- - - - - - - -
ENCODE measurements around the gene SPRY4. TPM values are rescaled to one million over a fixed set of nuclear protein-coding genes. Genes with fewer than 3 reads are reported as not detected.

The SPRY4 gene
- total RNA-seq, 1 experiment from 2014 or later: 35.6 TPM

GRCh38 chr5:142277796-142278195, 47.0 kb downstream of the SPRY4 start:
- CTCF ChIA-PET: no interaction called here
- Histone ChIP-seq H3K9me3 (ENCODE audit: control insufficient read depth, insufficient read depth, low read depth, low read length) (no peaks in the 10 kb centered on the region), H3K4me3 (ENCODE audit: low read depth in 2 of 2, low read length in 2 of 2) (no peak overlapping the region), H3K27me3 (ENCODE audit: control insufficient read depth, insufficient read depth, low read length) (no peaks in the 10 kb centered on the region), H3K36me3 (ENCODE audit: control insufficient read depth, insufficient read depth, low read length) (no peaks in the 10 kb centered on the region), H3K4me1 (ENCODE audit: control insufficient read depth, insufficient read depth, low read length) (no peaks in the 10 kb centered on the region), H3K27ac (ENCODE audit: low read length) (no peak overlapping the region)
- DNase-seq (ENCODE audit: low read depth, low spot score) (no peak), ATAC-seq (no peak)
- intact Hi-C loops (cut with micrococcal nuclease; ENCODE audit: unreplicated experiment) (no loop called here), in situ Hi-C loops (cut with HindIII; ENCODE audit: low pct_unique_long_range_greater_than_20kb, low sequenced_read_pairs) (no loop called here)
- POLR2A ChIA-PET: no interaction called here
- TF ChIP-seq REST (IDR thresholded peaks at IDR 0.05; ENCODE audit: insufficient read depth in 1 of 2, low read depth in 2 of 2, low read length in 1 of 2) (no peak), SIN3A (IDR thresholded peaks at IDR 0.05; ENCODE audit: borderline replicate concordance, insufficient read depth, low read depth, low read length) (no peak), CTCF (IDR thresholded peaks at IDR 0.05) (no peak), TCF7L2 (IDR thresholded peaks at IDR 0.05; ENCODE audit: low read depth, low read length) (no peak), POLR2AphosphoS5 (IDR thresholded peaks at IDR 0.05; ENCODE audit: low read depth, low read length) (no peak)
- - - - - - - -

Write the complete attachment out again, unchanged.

ENCODE measurements around the gene SPRY4. TPM values are rescaled to one million over a fixed set of nuclear protein-coding genes. Genes with fewer than 3 reads are reported as not detected.

The SPRY4 gene
- total RNA-seq, 1 experiment from 2014 or later: 35.6 TPM

GRCh38 chr5:142277796-142278195, 47.0 kb downstream of the SPRY4 start:
- CTCF ChIA-PET: no interaction called here
- Histone ChIP-seq H3K9me3 (ENCODE audit: control insufficient read depth, insufficient read depth, low read depth, low read length) (no peaks in the 10 kb centered on the region), H3K4me3 (ENCODE audit: low read depth in 2 of 2, low read length in 2 of 2) (no peak overlapping the region), H3K27me3 (ENCODE audit: control insufficient read depth, insufficient read depth, low read length) (no peaks in the 10 kb centered on the region), H3K36me3 (ENCODE audit: control insufficient read depth, insufficient read depth, low read length) (no peaks in the 10 kb centered on the region), H3K4me1 (ENCODE audit: control insufficient read depth, insufficient read depth, low read length) (no peaks in the 10 kb centered on the region), H3K27ac (ENCODE audit: low read length) (no peak overlapping the region)
- DNase-seq (ENCODE audit: low read depth, low spot score) (no peak), ATAC-seq (no peak)
- intact Hi-C loops (cut with micrococcal nuclease; ENCODE audit: unreplicated experiment) (no loop called here), in situ Hi-C loops (cut with HindIII; ENCODE audit: low pct_unique_long_range_greater_than_20kb, low sequenced_read_pairs) (no loop called here)
- POLR2A ChIA-PET: no interaction called here
- TF ChIP-seq REST (IDR thresholded peaks at IDR 0.05; ENCODE audit: insufficient read depth in 1 of 2, low read depth in 2 of 2, low read length in 1 of 2) (no peak), SIN3A (IDR thresholded peaks at IDR 0.05; ENCODE audit: borderline replicate concordance, insufficient read depth, low read depth, low read length) (no peak), CTCF (IDR thresholded peaks at IDR 0.05) (no peak), TCF7L2 (IDR thresholded peaks at IDR 0.05; ENCODE audit: low read depth, low read length) (no peak), POLR2AphosphoS5 (IDR thresholded peaks at IDR 0.05; ENCODE audit: low read depth, low read length) (no peak)